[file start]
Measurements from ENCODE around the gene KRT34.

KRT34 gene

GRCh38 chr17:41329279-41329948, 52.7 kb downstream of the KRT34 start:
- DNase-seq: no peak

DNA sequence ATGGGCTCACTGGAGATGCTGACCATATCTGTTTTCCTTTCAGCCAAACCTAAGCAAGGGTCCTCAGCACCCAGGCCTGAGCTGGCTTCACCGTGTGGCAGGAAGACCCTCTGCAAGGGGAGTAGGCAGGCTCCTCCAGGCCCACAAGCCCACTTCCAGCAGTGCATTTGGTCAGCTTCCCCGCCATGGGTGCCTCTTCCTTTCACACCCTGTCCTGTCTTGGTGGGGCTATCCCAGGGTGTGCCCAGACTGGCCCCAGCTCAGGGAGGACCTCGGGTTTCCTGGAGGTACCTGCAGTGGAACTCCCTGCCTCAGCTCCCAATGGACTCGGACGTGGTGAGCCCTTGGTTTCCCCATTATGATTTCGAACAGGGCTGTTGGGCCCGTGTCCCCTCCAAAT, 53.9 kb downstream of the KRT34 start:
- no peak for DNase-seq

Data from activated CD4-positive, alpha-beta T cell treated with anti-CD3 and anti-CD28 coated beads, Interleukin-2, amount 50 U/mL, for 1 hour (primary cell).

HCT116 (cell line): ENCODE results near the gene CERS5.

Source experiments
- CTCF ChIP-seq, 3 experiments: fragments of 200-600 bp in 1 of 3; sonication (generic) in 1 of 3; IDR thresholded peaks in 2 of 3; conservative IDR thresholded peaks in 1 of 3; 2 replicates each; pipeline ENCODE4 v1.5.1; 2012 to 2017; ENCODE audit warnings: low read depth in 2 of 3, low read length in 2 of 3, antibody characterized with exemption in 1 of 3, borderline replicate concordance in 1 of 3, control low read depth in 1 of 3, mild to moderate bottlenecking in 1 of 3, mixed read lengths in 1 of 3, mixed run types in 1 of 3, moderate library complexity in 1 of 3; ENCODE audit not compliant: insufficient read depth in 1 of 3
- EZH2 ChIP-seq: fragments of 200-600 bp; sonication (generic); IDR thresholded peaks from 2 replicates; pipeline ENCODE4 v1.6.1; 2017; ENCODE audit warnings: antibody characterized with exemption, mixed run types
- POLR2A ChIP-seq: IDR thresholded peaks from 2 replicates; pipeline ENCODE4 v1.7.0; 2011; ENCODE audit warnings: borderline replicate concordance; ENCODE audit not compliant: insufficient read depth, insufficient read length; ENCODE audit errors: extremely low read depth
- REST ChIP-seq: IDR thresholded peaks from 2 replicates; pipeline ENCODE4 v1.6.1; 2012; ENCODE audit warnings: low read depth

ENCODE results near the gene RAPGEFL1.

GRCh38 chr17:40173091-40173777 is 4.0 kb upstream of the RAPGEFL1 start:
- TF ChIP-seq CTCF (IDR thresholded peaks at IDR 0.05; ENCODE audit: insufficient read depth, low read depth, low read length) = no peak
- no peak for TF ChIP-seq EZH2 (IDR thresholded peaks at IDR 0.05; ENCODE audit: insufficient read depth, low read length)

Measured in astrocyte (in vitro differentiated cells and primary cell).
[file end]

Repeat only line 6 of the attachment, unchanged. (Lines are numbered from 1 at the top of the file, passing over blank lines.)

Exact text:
- no peak for DNase-seq